What do our calibration centre and Padua, the city where our company is based, have in common?
A close bond that has its roots in ancient times, since one of the outer walls of Palazzo della Ragione bears the imprint of Padua’s ancient units of measurement dating back to the 13th century.
The ‘copo’ was a tile used to measure the amount of flour, the ‘staro’ was used for grains, the ‘quarelo’ for the size of bricks and finally the ‘brazzo or brazzolaro’ was used to measure cloth.
At the time, the municipal authorities demanded a strict control of the goods that traders exchanged, so much so that this corner of the square was renamed ‘Canton dee busie’, or the corner of lies: those who made incorrect use of the measurements were tied with ropes to the arch!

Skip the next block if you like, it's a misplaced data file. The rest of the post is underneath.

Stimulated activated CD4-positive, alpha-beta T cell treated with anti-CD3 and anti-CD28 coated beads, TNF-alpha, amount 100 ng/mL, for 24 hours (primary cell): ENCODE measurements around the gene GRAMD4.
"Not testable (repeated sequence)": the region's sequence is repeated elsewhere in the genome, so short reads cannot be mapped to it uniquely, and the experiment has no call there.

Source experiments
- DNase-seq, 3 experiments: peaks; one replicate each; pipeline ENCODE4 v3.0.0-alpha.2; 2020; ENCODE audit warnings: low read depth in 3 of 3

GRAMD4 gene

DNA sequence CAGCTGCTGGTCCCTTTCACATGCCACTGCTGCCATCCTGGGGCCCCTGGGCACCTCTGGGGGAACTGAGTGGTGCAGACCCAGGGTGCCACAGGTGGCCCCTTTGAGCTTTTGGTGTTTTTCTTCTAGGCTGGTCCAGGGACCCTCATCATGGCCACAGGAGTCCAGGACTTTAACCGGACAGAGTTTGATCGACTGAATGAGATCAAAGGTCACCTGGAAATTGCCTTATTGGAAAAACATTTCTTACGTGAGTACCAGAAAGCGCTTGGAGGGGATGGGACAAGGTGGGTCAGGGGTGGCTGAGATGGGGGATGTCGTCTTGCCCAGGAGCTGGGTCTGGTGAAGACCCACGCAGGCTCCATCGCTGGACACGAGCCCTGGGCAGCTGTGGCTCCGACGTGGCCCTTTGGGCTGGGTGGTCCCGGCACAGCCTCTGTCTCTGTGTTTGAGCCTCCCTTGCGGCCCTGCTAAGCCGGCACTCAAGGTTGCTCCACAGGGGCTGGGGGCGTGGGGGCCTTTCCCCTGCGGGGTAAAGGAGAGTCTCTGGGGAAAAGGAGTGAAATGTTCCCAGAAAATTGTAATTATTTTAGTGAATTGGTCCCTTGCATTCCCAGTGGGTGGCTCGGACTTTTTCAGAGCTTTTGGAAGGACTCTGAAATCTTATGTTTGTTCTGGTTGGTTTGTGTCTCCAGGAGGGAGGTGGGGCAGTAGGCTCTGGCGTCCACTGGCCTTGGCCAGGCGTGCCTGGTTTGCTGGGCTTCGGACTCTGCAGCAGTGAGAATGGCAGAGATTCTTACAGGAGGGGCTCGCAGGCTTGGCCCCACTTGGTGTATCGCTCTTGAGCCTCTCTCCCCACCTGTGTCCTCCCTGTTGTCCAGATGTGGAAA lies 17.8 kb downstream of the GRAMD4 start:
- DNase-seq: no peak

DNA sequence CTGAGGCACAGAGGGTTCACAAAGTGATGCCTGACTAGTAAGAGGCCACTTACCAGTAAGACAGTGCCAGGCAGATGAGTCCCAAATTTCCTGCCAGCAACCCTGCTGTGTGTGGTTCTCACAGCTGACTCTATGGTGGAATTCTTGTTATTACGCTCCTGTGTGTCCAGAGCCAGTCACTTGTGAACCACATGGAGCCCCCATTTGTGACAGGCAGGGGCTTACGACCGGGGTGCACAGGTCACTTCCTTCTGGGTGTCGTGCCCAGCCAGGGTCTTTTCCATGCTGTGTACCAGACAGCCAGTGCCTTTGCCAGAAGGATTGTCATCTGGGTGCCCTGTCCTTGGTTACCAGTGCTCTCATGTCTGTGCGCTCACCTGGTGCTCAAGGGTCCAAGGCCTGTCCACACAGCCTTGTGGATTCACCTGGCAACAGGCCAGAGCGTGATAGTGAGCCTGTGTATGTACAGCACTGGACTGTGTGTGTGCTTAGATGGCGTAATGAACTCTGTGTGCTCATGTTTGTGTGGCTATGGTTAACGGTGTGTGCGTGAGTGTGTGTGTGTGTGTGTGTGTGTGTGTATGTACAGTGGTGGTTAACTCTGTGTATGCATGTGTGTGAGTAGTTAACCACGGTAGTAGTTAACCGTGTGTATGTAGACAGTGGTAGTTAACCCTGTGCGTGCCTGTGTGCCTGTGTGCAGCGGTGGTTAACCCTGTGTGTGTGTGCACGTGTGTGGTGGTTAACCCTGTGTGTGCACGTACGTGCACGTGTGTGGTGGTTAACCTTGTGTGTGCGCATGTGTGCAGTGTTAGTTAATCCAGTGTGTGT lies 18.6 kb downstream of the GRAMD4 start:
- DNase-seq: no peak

Why were the controls so strict?
At that time, a standardised and unique measuring system did not exist. This only appeared in the years following the French Revolution. And yet, the method used in Padua had the same purpose as today’s calibration laboratories: to establish a reference to universally recognised standards.
This is really fascinating. We are talking about centuries ago but the needs were the same: to associate a number with a quantity and to use initially anthropomorphic units of measurement in order to be able to compare quantities of different goods and propose quality exchanges to the customer.
We have the same purpose in our work today. In fact, the first accredited Delta OHM laboratories were initially set up to support the production of the instruments themselves. We wanted and still want to give our customer that “something extra”: a high quality product but also accurate and reliable in its measurements.